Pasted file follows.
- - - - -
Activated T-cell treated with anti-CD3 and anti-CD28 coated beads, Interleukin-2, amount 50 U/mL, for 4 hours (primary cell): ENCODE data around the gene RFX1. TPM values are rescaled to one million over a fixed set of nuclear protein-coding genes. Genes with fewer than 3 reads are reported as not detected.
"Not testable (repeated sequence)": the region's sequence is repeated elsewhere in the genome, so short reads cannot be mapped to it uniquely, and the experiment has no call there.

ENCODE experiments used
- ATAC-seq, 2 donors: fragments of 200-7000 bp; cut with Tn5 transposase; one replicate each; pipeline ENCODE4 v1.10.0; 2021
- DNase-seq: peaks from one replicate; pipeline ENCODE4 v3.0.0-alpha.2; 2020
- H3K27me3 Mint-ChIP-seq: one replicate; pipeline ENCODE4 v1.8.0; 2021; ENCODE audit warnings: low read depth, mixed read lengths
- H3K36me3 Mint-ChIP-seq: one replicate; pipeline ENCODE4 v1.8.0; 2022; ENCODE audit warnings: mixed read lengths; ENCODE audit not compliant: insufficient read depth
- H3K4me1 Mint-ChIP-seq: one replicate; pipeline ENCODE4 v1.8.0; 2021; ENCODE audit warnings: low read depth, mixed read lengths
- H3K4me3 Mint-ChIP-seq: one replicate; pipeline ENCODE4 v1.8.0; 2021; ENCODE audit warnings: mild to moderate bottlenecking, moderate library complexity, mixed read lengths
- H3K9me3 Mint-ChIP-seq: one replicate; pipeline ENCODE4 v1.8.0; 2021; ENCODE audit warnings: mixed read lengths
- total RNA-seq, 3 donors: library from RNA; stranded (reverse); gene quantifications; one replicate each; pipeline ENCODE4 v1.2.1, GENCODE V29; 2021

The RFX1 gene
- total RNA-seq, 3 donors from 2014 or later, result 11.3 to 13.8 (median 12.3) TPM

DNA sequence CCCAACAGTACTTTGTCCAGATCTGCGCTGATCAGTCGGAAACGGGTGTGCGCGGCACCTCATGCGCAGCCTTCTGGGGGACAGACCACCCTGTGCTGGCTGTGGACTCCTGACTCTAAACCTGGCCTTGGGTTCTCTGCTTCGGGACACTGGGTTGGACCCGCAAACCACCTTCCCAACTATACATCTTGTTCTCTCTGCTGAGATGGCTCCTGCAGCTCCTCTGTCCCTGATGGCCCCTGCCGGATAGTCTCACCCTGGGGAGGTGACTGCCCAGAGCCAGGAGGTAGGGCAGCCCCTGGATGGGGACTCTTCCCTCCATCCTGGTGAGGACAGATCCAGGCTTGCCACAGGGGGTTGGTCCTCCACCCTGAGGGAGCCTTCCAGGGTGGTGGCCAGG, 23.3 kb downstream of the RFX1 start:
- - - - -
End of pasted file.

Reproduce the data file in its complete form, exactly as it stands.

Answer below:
Activated T-cell treated with anti-CD3 and anti-CD28 coated beads, Interleukin-2, amount 50 U/mL, for 4 hours (primary cell): ENCODE data around the gene RFX1. TPM values are rescaled to one million over a fixed set of nuclear protein-coding genes. Genes with fewer than 3 reads are reported as not detected.
"Not testable (repeated sequence)": the region's sequence is repeated elsewhere in the genome, so short reads cannot be mapped to it uniquely, and the experiment has no call there.

ENCODE experiments used
- ATAC-seq, 2 donors: fragments of 200-7000 bp; cut with Tn5 transposase; one replicate each; pipeline ENCODE4 v1.10.0; 2021
- DNase-seq: peaks from one replicate; pipeline ENCODE4 v3.0.0-alpha.2; 2020
- H3K27me3 Mint-ChIP-seq: one replicate; pipeline ENCODE4 v1.8.0; 2021; ENCODE audit warnings: low read depth, mixed read lengths
- H3K36me3 Mint-ChIP-seq: one replicate; pipeline ENCODE4 v1.8.0; 2022; ENCODE audit warnings: mixed read lengths; ENCODE audit not compliant: insufficient read depth
- H3K4me1 Mint-ChIP-seq: one replicate; pipeline ENCODE4 v1.8.0; 2021; ENCODE audit warnings: low read depth, mixed read lengths
- H3K4me3 Mint-ChIP-seq: one replicate; pipeline ENCODE4 v1.8.0; 2021; ENCODE audit warnings: mild to moderate bottlenecking, moderate library complexity, mixed read lengths
- H3K9me3 Mint-ChIP-seq: one replicate; pipeline ENCODE4 v1.8.0; 2021; ENCODE audit warnings: mixed read lengths
- total RNA-seq, 3 donors: library from RNA; stranded (reverse); gene quantifications; one replicate each; pipeline ENCODE4 v1.2.1, GENCODE V29; 2021

The RFX1 gene
- total RNA-seq, 3 donors from 2014 or later, result 11.3 to 13.8 (median 12.3) TPM

DNA sequence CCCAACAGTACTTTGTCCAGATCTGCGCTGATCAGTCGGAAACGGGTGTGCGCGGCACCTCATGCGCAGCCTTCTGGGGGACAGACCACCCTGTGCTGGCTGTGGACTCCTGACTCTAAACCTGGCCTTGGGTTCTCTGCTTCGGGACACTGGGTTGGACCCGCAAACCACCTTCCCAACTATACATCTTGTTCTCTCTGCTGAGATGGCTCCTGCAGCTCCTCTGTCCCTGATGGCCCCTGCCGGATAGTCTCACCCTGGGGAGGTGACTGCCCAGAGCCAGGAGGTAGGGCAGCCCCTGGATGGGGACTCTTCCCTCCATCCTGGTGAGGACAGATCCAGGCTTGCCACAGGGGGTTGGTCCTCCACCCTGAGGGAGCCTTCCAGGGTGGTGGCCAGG, 23.3 kb downstream of the RFX1 start: